Parks was interviewed six times. When told by investigators that there were photos and video of him digging a hole with the track hoe excavator, Parks denied the claims. But the following day, after "not sleeping all night kicking this back and forth," he said he had, in fact, "done a little bit of digging."
Parks also said the use of sheriff's office equipment on Rogers's leased property was justified because they had plans of placing sheriff's office cattle there in the future.
"And that's the thought process we've had all along," he said to investigators. "Our full intention is to put the MSO cattle down there one day."
Parks also admitted to taking hay and horse feed with Higginbotham's permission, adding that he would replenish it later.
Former deputy Rhonda Parks, Parks's wife who also retired last week, told investigators she bought a damaged industrial fan for $39 with a sheriff's office purchase order that was repaired by inmates. It was first used at the farm, but the Parkses used it at their home in 2009 to cool off their grandson's steer.
Parks said she would ask Higginbotham for permission to "borrow" sheriff's office property and described the former major as "very lax."
Rhonda Parks described to investigators that it was "common practice" for employees to take home any item they needed for personal use, including plants, eggs, weed whackers and chain saws.
"If you needed something, you ran out to the farm and got it," Parks said during the interview. "That's from the major all the way down."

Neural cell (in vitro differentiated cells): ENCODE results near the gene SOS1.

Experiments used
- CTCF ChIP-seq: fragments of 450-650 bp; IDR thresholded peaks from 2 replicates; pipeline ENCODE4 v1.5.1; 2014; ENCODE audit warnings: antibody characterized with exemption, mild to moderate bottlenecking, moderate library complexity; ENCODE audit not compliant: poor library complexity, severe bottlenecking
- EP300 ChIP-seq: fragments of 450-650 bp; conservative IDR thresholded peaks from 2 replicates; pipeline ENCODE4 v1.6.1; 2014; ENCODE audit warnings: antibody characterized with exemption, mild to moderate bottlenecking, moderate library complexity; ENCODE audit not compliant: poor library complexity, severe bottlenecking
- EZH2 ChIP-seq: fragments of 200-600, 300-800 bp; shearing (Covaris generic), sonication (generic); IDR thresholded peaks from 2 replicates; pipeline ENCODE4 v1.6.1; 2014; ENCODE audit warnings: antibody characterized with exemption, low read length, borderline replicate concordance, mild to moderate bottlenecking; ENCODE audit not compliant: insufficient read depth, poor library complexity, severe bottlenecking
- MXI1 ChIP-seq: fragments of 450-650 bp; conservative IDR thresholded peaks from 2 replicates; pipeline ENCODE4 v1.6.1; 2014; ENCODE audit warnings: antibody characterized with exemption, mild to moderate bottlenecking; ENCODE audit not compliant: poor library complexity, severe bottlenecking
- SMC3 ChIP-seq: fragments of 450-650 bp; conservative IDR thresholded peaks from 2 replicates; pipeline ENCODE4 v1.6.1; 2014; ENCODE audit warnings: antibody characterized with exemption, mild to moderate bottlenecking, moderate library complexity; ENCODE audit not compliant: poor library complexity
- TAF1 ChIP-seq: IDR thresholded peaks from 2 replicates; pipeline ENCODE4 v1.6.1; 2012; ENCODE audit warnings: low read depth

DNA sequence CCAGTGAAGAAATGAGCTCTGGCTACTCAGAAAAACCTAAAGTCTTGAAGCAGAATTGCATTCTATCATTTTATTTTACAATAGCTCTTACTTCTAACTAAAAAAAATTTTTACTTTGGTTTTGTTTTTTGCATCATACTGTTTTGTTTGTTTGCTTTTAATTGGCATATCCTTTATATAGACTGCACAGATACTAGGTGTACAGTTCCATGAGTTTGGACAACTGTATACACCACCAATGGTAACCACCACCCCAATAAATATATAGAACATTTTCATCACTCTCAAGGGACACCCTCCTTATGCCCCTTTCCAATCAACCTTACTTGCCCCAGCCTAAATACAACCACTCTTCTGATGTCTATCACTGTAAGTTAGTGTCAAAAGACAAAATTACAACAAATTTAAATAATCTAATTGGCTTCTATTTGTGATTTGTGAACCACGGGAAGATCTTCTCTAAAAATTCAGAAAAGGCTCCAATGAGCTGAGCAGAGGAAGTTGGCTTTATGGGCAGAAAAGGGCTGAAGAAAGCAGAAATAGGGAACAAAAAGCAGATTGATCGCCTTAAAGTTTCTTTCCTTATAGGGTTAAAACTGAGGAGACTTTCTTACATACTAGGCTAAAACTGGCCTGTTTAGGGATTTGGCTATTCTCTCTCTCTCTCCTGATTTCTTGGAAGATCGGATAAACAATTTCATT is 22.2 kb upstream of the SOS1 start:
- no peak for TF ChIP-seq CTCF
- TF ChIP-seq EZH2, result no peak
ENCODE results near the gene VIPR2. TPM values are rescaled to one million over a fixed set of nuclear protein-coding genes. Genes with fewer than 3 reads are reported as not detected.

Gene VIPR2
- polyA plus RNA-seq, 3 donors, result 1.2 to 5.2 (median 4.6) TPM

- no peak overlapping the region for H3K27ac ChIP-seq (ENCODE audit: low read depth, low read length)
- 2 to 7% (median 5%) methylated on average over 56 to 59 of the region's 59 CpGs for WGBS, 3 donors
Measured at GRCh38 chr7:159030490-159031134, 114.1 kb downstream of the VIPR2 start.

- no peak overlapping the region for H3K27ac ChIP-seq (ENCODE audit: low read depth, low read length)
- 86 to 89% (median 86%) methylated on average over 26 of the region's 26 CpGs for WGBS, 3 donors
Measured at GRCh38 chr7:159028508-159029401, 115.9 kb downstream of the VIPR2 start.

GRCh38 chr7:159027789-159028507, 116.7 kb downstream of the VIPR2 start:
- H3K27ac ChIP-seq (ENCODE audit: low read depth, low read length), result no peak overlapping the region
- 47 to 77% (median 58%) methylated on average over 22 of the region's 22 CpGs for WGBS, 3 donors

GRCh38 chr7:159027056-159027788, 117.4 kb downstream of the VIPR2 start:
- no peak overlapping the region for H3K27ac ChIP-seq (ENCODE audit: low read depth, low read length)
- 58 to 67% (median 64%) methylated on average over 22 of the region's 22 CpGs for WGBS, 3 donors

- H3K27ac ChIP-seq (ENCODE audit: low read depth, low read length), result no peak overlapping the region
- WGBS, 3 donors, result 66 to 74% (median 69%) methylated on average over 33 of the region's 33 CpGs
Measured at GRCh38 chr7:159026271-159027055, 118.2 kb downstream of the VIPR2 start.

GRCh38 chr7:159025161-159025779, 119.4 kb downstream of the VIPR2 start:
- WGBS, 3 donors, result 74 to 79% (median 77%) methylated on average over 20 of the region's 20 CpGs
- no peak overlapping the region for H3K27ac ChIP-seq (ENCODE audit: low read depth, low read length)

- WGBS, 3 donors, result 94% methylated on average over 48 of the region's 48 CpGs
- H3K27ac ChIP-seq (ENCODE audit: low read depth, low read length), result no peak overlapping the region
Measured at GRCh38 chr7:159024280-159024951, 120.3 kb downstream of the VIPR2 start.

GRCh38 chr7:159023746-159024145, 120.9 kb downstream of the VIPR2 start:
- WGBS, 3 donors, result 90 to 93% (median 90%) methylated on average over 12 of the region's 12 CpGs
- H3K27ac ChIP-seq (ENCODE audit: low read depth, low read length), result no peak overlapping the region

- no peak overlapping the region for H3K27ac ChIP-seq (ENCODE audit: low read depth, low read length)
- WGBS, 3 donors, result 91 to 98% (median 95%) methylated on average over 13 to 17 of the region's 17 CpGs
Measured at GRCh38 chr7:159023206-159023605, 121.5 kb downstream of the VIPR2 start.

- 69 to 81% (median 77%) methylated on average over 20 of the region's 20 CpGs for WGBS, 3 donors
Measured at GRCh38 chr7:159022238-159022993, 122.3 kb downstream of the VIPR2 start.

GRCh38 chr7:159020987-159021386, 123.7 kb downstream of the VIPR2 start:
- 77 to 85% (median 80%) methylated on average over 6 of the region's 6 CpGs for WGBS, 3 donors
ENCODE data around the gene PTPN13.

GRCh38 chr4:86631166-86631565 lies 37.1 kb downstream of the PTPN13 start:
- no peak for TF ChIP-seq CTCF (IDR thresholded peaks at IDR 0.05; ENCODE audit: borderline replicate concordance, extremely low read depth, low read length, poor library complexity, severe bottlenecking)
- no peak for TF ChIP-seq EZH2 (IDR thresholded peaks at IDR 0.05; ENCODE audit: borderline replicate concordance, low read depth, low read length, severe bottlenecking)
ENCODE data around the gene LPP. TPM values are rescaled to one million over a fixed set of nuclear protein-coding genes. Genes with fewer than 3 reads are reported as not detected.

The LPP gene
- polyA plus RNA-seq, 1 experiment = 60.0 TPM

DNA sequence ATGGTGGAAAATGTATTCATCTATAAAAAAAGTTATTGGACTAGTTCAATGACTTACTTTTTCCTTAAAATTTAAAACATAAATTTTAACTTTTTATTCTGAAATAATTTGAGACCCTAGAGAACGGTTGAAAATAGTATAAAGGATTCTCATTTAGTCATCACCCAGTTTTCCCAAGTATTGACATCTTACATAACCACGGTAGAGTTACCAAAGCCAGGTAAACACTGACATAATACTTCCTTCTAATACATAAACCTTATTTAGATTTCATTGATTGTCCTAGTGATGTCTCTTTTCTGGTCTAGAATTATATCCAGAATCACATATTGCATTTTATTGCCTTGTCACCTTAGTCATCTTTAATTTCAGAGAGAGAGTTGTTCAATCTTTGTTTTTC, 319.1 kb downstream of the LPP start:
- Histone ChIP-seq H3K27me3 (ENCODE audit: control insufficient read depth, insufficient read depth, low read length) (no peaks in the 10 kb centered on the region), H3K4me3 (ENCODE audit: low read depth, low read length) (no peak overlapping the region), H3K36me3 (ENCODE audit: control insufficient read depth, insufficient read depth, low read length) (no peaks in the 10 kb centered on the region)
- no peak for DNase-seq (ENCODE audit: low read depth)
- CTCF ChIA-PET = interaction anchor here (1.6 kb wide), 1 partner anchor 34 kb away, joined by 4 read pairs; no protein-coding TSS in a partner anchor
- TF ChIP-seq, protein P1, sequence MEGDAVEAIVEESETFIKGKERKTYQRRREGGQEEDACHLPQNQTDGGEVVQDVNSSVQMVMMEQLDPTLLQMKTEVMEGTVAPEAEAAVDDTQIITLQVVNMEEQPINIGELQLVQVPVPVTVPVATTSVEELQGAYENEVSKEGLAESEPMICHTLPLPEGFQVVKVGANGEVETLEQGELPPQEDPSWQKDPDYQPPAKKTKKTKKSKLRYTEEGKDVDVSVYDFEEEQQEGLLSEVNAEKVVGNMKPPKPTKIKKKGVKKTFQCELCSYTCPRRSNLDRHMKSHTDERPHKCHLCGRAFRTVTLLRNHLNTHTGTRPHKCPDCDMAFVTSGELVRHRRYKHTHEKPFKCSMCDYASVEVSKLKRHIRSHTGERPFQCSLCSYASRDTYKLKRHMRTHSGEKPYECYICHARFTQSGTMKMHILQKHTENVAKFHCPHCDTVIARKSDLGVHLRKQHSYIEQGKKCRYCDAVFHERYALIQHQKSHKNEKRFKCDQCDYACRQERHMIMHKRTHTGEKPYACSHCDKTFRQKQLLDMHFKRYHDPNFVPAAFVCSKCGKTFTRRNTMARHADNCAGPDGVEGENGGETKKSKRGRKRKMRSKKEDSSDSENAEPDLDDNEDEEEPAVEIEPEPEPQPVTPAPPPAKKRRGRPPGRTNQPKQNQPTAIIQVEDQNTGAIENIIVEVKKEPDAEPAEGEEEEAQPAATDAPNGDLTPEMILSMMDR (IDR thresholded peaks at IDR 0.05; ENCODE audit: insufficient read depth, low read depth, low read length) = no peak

An internal affairs investigation of Rhonda Parks found that allegations of "unlawful conduct" -- such as a claim that she had used county money to buy horse care products for her personal animals and that she had taken eggs produced by county-owned chickens -- were not sustained.
Most of the more than 30 people interviewed in the probe admitted to participating in the practice. Steube said during a news conference Thursday that no action will be taken against them because they used sheriff's office items without malice.
A new policy banning the personal use of sheriff's office property had not been implemented yet Friday, according to sheriff's spokesman Dave Bristow.
The Herald also reviewed Parks and Higginbotham's sheriff's office personnel files.
Higginbotham, born in Joplin, Mo., worked at two Missouri law enforcement agencies and had a short stint in merchandise at Disney World before joining the sheriff's office in 1986.
One reference said Higginbotham "can be left in charge of other people as well as their possessions."
He was investigated once before by internal affairs, but the complaint was unfounded, said professional standards chief inspector Ed Judy.
However, in a "letter of counseling" dated February 1988, Higginbotham's supervisor warned him to "eliminate personal radio traffic" between him and his wife, also employed by the sheriff's office.
Born in Bradenton, Parks joined the sheriff's office in 1993 and always worked at the farm. An employee evaluation dated this year notes that he "ensures accountability for tools, equipment, and facility keys."
Parks has been investigated twice before by internal affairs, Judy said, but neither was sustained.
In 2002, an anonymous person complained that Parks was poaching alligators at the farm when Parks was actually checking a pond where the sheriff's office raises tilapia for food to make sure there were no alligators.
This year, Parks was investigated for reportedly giving an inmate personal information, which is not allowed. The complaint was not sustained because he gave the inmate a business card for a job reference.
Laura C. Morel, crime/immigration reporter, can be reached at 941-745-7041.